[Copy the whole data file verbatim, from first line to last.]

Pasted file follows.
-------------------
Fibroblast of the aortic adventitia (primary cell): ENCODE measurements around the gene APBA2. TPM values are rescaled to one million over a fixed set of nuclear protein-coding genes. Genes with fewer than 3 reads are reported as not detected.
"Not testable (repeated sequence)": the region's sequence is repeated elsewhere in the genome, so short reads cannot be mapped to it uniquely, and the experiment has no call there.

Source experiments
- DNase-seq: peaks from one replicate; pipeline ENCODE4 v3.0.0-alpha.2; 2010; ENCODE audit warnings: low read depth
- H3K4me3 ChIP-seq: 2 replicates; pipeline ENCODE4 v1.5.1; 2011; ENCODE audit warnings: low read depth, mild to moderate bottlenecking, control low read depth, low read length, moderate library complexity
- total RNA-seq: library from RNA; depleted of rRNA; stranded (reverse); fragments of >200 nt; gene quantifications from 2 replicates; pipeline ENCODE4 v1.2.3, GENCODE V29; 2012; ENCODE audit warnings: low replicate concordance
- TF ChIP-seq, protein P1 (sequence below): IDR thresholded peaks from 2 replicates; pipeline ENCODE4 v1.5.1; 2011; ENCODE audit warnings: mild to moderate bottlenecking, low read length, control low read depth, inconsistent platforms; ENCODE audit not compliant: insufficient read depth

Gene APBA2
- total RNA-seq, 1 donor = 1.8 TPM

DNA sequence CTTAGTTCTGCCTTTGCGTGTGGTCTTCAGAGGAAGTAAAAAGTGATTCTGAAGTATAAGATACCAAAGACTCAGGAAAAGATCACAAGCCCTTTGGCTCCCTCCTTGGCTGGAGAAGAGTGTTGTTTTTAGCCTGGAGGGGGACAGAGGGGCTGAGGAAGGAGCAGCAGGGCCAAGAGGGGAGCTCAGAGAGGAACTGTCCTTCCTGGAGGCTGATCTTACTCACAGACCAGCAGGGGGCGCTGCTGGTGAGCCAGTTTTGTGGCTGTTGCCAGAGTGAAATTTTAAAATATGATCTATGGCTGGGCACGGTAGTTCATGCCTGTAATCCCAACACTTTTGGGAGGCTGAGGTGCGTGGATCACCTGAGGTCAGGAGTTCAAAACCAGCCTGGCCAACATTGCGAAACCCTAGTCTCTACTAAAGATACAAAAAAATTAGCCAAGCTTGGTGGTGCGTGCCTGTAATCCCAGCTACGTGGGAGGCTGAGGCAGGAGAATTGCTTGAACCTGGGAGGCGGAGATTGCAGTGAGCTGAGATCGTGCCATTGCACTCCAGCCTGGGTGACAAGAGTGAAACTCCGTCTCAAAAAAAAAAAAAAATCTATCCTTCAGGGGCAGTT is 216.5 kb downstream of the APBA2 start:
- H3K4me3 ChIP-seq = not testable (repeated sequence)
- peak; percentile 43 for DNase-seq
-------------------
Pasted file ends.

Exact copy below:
Fibroblast of the aortic adventitia (primary cell): ENCODE measurements around the gene APBA2. TPM values are rescaled to one million over a fixed set of nuclear protein-coding genes. Genes with fewer than 3 reads are reported as not detected.
"Not testable (repeated sequence)": the region's sequence is repeated elsewhere in the genome, so short reads cannot be mapped to it uniquely, and the experiment has no call there.

Source experiments
- DNase-seq: peaks from one replicate; pipeline ENCODE4 v3.0.0-alpha.2; 2010; ENCODE audit warnings: low read depth
- H3K4me3 ChIP-seq: 2 replicates; pipeline ENCODE4 v1.5.1; 2011; ENCODE audit warnings: low read depth, mild to moderate bottlenecking, control low read depth, low read length, moderate library complexity
- total RNA-seq: library from RNA; depleted of rRNA; stranded (reverse); fragments of >200 nt; gene quantifications from 2 replicates; pipeline ENCODE4 v1.2.3, GENCODE V29; 2012; ENCODE audit warnings: low replicate concordance
- TF ChIP-seq, protein P1 (sequence below): IDR thresholded peaks from 2 replicates; pipeline ENCODE4 v1.5.1; 2011; ENCODE audit warnings: mild to moderate bottlenecking, low read length, control low read depth, inconsistent platforms; ENCODE audit not compliant: insufficient read depth

Gene APBA2
- total RNA-seq, 1 donor = 1.8 TPM

DNA sequence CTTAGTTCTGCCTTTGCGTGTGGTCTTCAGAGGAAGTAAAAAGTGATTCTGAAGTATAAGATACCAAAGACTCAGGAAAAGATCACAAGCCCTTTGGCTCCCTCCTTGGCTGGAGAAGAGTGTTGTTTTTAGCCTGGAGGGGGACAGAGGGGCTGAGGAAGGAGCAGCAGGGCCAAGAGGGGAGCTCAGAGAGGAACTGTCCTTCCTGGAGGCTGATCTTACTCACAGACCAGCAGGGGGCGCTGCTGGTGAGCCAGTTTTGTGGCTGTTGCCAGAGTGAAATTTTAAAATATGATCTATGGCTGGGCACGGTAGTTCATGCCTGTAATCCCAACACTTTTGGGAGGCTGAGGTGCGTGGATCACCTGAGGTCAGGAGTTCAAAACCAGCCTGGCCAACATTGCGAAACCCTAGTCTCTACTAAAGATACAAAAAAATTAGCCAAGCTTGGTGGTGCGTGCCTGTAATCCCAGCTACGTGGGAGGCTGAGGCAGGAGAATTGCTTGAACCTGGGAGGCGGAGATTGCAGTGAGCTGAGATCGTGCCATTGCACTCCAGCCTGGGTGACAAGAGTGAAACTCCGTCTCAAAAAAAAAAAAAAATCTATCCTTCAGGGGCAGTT is 216.5 kb downstream of the APBA2 start:
- H3K4me3 ChIP-seq = not testable (repeated sequence)
- peak; percentile 43 for DNase-seq